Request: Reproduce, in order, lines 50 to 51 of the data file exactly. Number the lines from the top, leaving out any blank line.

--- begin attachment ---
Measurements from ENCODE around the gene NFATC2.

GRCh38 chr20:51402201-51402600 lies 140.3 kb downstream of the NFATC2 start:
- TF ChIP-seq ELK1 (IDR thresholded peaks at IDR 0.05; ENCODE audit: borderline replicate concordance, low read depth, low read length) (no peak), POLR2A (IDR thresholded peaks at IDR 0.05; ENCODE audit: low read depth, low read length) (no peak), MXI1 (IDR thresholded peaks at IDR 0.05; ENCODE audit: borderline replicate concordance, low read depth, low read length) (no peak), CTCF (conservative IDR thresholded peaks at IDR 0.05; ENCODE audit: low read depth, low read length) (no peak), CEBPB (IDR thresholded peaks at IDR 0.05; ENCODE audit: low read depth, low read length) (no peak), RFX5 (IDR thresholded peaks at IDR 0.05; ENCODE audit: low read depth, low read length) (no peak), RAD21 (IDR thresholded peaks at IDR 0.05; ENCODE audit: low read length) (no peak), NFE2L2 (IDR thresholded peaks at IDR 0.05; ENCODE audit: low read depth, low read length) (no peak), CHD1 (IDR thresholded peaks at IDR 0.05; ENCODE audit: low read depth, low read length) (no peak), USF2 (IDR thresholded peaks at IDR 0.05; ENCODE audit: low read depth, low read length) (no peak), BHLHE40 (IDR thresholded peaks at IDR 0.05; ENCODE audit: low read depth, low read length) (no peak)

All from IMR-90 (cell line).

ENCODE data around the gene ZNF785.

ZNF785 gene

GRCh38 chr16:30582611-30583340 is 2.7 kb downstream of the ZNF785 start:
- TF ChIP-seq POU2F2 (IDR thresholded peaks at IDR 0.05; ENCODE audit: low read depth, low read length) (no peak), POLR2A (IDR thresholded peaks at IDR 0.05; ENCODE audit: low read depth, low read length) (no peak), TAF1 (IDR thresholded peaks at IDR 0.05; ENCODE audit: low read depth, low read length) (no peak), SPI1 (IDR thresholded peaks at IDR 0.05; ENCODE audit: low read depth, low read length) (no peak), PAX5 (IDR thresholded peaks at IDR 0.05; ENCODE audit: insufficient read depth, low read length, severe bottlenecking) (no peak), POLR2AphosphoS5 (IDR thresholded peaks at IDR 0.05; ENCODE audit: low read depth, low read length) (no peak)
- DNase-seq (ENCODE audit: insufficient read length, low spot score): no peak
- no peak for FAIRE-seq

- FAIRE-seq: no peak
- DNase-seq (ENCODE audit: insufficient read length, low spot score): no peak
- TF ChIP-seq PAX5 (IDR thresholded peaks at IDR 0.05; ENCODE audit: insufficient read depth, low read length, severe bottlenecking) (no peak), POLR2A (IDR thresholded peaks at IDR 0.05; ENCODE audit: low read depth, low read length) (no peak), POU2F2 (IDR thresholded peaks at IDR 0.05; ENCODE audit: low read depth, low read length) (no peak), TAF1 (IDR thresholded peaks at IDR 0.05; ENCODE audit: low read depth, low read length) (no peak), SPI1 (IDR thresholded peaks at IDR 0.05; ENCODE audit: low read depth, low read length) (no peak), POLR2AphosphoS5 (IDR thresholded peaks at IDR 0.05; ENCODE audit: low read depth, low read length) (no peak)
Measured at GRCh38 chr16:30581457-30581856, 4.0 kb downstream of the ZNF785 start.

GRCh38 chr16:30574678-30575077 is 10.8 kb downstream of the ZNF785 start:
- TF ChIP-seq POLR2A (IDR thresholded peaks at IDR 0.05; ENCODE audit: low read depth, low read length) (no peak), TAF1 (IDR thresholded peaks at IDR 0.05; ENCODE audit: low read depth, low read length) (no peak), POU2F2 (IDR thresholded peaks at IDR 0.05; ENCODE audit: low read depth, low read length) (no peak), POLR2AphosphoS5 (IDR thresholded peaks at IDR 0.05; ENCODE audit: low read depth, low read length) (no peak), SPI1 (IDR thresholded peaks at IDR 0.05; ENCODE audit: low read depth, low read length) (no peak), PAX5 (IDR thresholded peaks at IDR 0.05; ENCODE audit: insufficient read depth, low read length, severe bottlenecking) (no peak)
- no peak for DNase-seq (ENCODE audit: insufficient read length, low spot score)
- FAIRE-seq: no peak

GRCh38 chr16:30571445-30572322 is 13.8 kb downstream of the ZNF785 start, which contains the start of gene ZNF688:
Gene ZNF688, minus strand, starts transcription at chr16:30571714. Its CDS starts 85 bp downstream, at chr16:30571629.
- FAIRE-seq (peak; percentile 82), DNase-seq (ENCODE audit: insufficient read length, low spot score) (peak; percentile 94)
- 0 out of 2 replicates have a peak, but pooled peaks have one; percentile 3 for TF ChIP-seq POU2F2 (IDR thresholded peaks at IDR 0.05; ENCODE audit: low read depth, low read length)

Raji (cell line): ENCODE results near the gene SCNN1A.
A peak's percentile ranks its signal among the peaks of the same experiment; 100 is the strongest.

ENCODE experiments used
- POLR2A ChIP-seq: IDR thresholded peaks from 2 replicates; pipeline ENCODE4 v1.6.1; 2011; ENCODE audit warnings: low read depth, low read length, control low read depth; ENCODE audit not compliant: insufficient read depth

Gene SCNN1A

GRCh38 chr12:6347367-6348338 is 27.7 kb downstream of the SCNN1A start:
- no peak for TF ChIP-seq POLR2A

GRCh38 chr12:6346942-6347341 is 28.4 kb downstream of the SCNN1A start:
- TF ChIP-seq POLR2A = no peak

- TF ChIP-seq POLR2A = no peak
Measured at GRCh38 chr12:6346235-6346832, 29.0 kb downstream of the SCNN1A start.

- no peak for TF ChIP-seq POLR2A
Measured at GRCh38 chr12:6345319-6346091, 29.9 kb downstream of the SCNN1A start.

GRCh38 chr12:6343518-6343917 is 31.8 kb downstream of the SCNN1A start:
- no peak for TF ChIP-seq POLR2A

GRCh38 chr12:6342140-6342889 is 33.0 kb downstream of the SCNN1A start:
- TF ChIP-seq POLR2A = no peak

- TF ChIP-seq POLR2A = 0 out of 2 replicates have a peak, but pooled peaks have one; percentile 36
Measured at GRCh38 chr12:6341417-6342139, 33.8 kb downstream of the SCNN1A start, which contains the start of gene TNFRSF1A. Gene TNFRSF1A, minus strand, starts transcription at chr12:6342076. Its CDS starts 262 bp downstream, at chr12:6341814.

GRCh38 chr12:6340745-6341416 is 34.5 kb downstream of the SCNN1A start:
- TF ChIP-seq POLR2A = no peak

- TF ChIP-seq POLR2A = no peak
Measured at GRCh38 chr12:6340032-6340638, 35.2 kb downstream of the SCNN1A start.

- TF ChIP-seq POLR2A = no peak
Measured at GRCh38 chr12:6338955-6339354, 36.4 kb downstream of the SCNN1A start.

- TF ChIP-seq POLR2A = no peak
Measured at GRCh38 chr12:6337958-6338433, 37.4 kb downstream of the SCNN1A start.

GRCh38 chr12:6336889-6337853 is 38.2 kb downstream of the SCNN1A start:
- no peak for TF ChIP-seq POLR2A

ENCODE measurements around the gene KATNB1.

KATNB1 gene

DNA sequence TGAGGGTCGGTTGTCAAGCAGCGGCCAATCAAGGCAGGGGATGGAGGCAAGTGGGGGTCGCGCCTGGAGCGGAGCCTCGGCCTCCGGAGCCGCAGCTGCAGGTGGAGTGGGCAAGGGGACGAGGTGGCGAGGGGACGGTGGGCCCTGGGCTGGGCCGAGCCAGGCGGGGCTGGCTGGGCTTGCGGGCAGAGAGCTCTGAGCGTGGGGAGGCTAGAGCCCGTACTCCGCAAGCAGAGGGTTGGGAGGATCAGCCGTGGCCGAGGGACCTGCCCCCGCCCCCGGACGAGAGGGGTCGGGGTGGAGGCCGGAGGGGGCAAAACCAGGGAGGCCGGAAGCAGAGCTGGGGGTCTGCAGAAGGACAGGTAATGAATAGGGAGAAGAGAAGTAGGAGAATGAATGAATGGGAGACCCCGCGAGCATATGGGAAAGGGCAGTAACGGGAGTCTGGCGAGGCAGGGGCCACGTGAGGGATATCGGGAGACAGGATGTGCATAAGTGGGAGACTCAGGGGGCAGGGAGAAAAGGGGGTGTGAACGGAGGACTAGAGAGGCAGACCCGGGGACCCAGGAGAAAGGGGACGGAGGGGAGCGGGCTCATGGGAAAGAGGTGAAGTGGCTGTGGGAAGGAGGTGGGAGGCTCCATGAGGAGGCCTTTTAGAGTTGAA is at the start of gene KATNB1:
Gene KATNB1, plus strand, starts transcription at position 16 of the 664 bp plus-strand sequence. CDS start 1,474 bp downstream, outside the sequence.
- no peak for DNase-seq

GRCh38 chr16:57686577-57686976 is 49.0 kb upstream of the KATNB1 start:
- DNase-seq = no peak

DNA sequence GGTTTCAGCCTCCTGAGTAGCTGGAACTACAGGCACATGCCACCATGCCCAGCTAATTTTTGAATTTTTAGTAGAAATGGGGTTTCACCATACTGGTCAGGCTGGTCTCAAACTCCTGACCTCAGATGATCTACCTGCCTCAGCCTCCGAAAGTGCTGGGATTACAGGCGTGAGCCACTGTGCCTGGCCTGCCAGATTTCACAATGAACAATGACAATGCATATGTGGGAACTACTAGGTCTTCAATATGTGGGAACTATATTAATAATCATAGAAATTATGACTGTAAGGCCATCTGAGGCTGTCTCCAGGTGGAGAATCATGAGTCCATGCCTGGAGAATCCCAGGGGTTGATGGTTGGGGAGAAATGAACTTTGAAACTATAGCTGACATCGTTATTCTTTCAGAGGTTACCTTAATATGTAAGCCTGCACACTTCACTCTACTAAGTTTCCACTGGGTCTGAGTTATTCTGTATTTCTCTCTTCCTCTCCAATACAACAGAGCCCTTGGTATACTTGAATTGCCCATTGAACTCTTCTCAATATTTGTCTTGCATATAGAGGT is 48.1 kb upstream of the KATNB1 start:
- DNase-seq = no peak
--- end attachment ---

GRCh38 chr12:6336889-6337853 is 38.2 kb downstream of the SCNN1A start:
- no peak for TF ChIP-seq POLR2A